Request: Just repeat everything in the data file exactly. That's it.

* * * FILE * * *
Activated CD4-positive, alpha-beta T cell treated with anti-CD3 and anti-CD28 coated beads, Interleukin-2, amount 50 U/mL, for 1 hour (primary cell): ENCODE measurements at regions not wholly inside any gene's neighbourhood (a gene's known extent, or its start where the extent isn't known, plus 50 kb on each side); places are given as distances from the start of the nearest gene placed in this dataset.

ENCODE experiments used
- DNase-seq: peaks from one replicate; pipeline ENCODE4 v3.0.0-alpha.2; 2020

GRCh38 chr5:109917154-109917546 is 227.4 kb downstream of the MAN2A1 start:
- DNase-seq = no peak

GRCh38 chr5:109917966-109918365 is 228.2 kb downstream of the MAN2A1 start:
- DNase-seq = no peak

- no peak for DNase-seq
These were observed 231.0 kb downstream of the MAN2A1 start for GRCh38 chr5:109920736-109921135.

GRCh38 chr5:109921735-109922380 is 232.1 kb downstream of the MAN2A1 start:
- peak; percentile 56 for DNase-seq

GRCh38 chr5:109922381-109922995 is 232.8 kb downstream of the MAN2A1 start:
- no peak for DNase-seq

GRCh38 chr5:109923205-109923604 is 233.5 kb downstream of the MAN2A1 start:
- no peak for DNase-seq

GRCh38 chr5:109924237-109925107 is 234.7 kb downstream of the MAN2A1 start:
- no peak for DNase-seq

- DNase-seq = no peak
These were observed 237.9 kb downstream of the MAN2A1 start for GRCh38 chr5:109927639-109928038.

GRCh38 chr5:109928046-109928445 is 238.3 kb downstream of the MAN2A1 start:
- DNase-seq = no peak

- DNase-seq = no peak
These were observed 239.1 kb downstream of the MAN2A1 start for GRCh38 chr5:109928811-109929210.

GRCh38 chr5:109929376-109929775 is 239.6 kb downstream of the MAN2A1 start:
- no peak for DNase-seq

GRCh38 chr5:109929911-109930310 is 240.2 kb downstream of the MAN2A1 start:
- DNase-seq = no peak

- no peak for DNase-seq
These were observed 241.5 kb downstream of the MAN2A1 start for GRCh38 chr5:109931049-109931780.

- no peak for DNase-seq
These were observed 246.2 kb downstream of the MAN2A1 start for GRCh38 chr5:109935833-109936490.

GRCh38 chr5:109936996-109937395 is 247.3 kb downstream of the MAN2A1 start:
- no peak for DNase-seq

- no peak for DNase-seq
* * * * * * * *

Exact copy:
Activated CD4-positive, alpha-beta T cell treated with anti-CD3 and anti-CD28 coated beads, Interleukin-2, amount 50 U/mL, for 1 hour (primary cell): ENCODE measurements at regions not wholly inside any gene's neighbourhood (a gene's known extent, or its start where the extent isn't known, plus 50 kb on each side); places are given as distances from the start of the nearest gene placed in this dataset.

ENCODE experiments used
- DNase-seq: peaks from one replicate; pipeline ENCODE4 v3.0.0-alpha.2; 2020

GRCh38 chr5:109917154-109917546 is 227.4 kb downstream of the MAN2A1 start:
- DNase-seq = no peak

GRCh38 chr5:109917966-109918365 is 228.2 kb downstream of the MAN2A1 start:
- DNase-seq = no peak

- no peak for DNase-seq
These were observed 231.0 kb downstream of the MAN2A1 start for GRCh38 chr5:109920736-109921135.

GRCh38 chr5:109921735-109922380 is 232.1 kb downstream of the MAN2A1 start:
- peak; percentile 56 for DNase-seq

GRCh38 chr5:109922381-109922995 is 232.8 kb downstream of the MAN2A1 start:
- no peak for DNase-seq

GRCh38 chr5:109923205-109923604 is 233.5 kb downstream of the MAN2A1 start:
- no peak for DNase-seq

GRCh38 chr5:109924237-109925107 is 234.7 kb downstream of the MAN2A1 start:
- no peak for DNase-seq

- DNase-seq = no peak
These were observed 237.9 kb downstream of the MAN2A1 start for GRCh38 chr5:109927639-109928038.

GRCh38 chr5:109928046-109928445 is 238.3 kb downstream of the MAN2A1 start:
- DNase-seq = no peak

- DNase-seq = no peak
These were observed 239.1 kb downstream of the MAN2A1 start for GRCh38 chr5:109928811-109929210.

GRCh38 chr5:109929376-109929775 is 239.6 kb downstream of the MAN2A1 start:
- no peak for DNase-seq

GRCh38 chr5:109929911-109930310 is 240.2 kb downstream of the MAN2A1 start:
- DNase-seq = no peak

- no peak for DNase-seq
These were observed 241.5 kb downstream of the MAN2A1 start for GRCh38 chr5:109931049-109931780.

- no peak for DNase-seq
These were observed 246.2 kb downstream of the MAN2A1 start for GRCh38 chr5:109935833-109936490.

GRCh38 chr5:109936996-109937395 is 247.3 kb downstream of the MAN2A1 start:
- no peak for DNase-seq

- no peak for DNase-seq